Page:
As she followed her father inside, she could feel the heat of Chase’s gaze. He was taking his fill of her assets again. What was she, a piece of meat? Her anger, along with that mischievous side of her, surged again, and damned if she couldn’t resist. She’d put this particular cowboy right back in his place. Lauryn Maxwell style.

She stopped in front of him and turned to him. With one perfectly manicured nail tapped against her bottom lip, the other hand on her hip, she stood back and studied him. From his jaw down his chest straight down to his toes, she scrutinized every intimate detail of his lean body. Exactly the way he’d done her only moments before. Except with one added touch.

As she met his gaze again, she licked her bottom lip—a slow and deliberate tease—leaned forward, and whispered, “I’m not wearing any panties.”


  1. LOL What a hoot, Joanne! I cracked up at that last line and would love to read the whole story. I have so many 'beginning' stories myself. I call them my eye-bleeders. LOL Thanks for sharing your good news and this fun snippet.

    1. Eye-bleeders! hahaha. Yes! That's a perfect name for them, because I swear that's what my eyes do when I read them. Ugh. lol Thanks so much for stopping by and having a laugh with me, Calisa!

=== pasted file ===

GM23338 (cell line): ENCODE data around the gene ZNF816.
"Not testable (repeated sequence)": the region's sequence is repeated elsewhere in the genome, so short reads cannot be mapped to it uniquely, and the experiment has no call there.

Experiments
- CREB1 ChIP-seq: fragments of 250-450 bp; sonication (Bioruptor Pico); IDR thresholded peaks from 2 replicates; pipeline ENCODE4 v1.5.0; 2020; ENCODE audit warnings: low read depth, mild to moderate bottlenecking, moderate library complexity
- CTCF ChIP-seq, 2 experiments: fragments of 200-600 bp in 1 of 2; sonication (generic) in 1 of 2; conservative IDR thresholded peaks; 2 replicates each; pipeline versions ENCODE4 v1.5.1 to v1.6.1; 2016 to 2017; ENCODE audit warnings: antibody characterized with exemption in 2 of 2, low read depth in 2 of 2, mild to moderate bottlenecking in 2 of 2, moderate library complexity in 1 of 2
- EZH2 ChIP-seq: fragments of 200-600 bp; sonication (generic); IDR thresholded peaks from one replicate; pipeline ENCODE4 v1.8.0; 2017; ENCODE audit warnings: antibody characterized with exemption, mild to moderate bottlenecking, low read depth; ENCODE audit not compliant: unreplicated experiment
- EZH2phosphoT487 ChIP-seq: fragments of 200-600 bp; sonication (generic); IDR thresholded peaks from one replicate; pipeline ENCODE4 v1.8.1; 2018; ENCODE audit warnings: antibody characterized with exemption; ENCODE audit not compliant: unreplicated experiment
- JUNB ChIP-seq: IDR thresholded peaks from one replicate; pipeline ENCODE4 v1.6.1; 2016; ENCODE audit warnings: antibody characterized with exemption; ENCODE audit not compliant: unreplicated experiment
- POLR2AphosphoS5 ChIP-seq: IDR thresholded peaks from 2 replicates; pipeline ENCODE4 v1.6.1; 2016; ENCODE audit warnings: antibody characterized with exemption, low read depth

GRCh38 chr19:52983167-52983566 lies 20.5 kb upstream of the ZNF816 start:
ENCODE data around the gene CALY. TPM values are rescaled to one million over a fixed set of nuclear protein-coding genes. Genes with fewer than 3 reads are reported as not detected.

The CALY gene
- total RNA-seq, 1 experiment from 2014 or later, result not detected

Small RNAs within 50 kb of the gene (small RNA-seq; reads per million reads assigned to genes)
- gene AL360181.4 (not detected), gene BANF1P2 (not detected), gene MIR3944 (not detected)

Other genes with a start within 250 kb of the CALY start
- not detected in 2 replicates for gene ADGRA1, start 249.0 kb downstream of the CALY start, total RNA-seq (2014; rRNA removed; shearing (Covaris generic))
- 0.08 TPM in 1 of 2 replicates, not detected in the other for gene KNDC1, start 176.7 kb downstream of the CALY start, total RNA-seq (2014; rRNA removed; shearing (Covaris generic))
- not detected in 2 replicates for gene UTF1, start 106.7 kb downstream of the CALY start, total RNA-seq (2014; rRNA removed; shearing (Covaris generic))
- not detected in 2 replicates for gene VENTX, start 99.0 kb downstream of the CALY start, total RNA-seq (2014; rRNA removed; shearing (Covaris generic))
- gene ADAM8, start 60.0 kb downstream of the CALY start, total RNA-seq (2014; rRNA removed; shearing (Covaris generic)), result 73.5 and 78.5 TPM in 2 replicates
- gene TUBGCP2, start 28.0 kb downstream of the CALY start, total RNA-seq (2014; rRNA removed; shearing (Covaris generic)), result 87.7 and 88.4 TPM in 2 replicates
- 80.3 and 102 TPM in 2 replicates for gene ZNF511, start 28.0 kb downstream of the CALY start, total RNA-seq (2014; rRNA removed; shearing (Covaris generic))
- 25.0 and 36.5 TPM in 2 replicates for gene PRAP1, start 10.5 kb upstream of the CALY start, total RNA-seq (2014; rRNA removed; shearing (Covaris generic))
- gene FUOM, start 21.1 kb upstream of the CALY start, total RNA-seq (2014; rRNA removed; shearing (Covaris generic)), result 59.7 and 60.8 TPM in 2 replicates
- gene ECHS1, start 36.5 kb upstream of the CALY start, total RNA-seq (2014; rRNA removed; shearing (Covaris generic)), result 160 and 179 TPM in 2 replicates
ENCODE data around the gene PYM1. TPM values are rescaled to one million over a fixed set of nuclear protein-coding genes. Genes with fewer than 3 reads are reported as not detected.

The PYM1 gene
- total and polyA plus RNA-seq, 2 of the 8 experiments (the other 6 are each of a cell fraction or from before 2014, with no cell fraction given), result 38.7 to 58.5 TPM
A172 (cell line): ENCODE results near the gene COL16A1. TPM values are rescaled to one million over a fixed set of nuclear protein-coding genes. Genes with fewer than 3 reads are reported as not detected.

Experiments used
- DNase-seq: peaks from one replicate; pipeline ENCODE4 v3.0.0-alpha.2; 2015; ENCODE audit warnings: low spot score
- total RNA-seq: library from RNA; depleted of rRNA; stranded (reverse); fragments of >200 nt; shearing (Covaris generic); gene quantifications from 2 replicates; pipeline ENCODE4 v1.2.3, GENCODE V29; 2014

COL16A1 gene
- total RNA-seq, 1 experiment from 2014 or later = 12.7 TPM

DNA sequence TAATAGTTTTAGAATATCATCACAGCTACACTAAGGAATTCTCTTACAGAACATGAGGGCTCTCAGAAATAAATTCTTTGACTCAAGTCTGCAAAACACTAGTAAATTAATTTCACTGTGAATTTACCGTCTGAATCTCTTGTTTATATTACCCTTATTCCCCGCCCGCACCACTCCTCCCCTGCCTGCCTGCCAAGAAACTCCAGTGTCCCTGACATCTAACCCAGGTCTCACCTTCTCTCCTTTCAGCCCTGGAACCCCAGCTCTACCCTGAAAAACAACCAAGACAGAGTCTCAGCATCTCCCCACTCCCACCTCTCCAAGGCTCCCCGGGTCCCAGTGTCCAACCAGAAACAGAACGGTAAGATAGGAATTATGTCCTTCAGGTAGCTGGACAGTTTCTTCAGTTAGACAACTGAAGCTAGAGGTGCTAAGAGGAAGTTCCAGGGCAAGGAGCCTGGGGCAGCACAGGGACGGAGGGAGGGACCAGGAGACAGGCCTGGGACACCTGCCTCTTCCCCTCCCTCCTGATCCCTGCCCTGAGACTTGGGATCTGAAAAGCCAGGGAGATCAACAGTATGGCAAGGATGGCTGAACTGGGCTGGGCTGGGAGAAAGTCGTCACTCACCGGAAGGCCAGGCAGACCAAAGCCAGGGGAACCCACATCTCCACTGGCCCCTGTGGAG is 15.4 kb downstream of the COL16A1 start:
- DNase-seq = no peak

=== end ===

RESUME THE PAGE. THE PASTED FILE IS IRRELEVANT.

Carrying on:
2. Whoot!!!!


    Oh you have to use this scene somewhere. If you don't want to redo the book, this interaction...that last line. Can I steal it? LOL You must, MUST use this. I can see your readers chuckling right now, just as I am.

    1. Ahahaha. V. I do adore that last line. There's another scene like this, further into the story that I was tempted to share instead. Lauryn's a bad girl trying to reform. I had so much fun with her, but there are too many pieces to a murder that I don't understand how to put together. But that's a wonderful idea to save this for later. In fact, I think I *might* be able to use it in my next book. Hmmm...fodder for the muse! Thanks so much for stopping by!